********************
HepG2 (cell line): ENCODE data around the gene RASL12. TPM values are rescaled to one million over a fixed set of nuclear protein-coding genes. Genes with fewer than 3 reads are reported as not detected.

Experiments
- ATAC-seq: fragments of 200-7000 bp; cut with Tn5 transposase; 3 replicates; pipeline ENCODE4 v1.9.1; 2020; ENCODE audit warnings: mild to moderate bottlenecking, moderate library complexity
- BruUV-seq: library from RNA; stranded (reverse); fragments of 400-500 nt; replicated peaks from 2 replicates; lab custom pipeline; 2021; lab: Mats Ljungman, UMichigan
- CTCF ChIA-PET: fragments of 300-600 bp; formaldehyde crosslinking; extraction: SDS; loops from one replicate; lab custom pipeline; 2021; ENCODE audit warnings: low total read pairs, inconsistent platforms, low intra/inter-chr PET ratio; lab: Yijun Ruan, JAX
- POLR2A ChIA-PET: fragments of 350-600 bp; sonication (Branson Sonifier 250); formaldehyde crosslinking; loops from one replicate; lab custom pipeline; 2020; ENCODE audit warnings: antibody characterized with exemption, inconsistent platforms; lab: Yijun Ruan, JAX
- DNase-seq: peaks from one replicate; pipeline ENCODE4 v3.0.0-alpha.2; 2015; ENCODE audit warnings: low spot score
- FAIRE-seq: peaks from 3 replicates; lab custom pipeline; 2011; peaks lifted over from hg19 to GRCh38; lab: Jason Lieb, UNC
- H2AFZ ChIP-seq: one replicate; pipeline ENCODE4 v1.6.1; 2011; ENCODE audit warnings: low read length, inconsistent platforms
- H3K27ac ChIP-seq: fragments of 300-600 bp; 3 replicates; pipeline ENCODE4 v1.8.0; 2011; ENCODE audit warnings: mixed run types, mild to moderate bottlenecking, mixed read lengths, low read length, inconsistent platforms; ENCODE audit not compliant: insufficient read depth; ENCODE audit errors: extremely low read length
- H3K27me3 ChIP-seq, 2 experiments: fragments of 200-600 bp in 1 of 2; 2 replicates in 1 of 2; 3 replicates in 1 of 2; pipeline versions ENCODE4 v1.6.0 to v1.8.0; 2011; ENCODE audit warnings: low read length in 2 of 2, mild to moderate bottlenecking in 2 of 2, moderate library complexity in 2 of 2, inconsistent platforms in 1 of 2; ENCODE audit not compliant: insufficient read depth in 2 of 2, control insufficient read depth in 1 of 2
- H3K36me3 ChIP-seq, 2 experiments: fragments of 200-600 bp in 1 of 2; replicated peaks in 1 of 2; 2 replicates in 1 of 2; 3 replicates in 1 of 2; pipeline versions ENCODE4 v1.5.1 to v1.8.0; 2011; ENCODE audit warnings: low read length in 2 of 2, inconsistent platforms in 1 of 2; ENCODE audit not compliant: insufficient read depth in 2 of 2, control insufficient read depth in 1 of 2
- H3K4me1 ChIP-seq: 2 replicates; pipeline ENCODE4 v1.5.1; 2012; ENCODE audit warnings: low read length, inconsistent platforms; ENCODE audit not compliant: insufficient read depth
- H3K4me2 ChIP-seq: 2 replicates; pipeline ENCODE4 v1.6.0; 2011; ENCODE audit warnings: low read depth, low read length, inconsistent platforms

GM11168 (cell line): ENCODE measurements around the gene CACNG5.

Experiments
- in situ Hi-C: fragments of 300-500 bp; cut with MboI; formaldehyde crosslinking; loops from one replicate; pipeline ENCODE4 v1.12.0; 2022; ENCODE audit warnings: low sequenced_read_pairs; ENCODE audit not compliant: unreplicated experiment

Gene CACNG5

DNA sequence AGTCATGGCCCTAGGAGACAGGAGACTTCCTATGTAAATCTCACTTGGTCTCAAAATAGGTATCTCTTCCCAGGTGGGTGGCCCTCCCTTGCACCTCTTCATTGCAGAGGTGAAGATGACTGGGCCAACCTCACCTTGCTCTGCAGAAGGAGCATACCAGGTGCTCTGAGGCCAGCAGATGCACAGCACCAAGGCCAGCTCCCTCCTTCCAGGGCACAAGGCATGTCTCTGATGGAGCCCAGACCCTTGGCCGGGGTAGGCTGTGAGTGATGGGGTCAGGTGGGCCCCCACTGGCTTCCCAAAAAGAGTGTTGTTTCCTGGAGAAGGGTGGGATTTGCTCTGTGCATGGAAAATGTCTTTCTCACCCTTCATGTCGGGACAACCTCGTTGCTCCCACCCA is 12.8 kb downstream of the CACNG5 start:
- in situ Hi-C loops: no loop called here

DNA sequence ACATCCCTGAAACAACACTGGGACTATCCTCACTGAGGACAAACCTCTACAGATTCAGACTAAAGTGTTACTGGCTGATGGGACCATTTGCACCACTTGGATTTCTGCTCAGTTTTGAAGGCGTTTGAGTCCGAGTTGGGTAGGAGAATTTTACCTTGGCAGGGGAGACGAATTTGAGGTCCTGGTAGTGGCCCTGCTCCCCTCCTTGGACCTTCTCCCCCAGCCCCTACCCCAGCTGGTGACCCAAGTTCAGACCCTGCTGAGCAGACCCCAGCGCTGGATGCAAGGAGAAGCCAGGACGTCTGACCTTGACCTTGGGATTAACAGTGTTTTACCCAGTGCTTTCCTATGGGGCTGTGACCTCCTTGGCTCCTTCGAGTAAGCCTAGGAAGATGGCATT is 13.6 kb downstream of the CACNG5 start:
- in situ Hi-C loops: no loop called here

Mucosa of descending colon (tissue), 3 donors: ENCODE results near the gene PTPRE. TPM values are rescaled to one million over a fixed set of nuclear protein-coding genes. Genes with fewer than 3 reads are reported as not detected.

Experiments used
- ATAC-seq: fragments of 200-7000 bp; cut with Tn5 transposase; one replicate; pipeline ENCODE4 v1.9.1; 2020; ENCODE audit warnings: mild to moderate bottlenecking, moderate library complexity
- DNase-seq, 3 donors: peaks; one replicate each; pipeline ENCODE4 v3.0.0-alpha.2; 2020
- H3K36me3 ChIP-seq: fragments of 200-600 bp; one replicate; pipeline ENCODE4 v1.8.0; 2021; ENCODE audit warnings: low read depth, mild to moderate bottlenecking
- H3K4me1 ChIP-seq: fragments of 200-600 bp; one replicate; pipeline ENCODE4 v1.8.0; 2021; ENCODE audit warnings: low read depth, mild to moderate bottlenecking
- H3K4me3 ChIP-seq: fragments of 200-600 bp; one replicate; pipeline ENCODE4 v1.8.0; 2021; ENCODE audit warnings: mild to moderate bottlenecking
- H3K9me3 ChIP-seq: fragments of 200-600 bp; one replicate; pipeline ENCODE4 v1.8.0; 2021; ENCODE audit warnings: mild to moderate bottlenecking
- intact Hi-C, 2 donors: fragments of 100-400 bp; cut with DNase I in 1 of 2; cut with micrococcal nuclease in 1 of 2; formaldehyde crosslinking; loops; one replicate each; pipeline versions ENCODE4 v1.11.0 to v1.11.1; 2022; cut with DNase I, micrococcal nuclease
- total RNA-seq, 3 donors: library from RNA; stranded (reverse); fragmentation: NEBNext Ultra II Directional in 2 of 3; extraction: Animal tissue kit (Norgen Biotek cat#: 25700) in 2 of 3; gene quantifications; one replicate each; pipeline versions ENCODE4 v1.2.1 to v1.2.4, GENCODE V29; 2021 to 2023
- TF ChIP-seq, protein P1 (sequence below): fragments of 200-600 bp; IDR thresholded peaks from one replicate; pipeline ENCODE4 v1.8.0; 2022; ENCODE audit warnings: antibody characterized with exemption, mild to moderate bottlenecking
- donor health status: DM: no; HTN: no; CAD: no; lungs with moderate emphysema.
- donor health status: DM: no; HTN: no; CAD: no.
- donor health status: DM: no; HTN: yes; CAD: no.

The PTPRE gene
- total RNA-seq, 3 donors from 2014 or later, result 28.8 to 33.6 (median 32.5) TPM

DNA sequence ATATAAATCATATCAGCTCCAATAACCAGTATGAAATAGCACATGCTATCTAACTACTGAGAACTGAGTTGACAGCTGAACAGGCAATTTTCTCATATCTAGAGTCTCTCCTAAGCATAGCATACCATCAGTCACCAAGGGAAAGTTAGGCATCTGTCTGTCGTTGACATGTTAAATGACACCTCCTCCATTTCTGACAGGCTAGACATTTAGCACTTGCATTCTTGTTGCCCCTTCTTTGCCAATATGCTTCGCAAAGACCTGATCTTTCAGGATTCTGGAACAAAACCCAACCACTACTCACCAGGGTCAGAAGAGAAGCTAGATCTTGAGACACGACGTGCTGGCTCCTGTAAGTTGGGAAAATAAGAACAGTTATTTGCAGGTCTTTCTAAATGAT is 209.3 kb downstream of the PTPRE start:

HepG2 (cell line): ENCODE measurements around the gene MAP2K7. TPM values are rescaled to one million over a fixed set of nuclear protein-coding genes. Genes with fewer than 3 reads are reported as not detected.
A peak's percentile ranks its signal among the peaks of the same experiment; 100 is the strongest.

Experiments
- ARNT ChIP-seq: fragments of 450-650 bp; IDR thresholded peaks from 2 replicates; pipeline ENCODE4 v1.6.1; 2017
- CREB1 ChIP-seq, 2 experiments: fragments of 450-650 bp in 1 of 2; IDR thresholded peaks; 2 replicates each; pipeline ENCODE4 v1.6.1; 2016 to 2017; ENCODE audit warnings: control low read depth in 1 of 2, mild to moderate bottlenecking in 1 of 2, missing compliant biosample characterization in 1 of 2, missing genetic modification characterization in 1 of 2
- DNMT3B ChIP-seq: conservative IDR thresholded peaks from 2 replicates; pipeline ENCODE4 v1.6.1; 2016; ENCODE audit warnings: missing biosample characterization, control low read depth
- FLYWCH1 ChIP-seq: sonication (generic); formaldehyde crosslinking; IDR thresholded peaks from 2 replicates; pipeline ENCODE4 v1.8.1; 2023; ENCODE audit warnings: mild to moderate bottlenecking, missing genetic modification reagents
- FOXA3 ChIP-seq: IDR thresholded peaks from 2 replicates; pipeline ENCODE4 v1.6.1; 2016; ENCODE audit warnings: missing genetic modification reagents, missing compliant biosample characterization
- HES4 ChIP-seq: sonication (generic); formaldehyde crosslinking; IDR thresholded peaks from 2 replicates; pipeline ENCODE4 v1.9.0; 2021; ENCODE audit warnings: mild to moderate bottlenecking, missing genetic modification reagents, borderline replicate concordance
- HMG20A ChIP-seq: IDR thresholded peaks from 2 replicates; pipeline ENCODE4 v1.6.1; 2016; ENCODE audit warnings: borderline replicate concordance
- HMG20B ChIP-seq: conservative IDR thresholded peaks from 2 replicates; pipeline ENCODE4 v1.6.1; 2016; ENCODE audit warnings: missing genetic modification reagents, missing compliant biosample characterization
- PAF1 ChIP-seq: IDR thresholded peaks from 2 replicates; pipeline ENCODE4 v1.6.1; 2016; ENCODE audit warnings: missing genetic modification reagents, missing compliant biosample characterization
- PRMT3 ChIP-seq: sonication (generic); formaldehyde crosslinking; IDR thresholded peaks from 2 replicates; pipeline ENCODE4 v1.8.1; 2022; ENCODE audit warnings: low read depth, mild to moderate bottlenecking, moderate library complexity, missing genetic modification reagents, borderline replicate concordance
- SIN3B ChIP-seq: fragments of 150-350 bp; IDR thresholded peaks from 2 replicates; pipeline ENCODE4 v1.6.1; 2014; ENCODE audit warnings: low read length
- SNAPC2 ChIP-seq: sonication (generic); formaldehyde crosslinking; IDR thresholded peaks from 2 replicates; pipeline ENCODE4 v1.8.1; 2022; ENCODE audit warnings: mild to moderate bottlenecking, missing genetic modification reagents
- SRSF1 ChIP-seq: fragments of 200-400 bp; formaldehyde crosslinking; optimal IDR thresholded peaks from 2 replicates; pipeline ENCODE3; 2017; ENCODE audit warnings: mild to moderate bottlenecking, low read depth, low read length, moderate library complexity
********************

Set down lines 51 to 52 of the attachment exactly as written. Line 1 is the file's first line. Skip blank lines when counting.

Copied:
- PAF1 ChIP-seq: IDR thresholded peaks from 2 replicates; pipeline ENCODE4 v1.6.1; 2016; ENCODE audit warnings: missing genetic modification reagents, missing compliant biosample characterization
- PRMT3 ChIP-seq: sonication (generic); formaldehyde crosslinking; IDR thresholded peaks from 2 replicates; pipeline ENCODE4 v1.8.1; 2022; ENCODE audit warnings: low read depth, mild to moderate bottlenecking, moderate library complexity, missing genetic modification reagents, borderline replicate concordance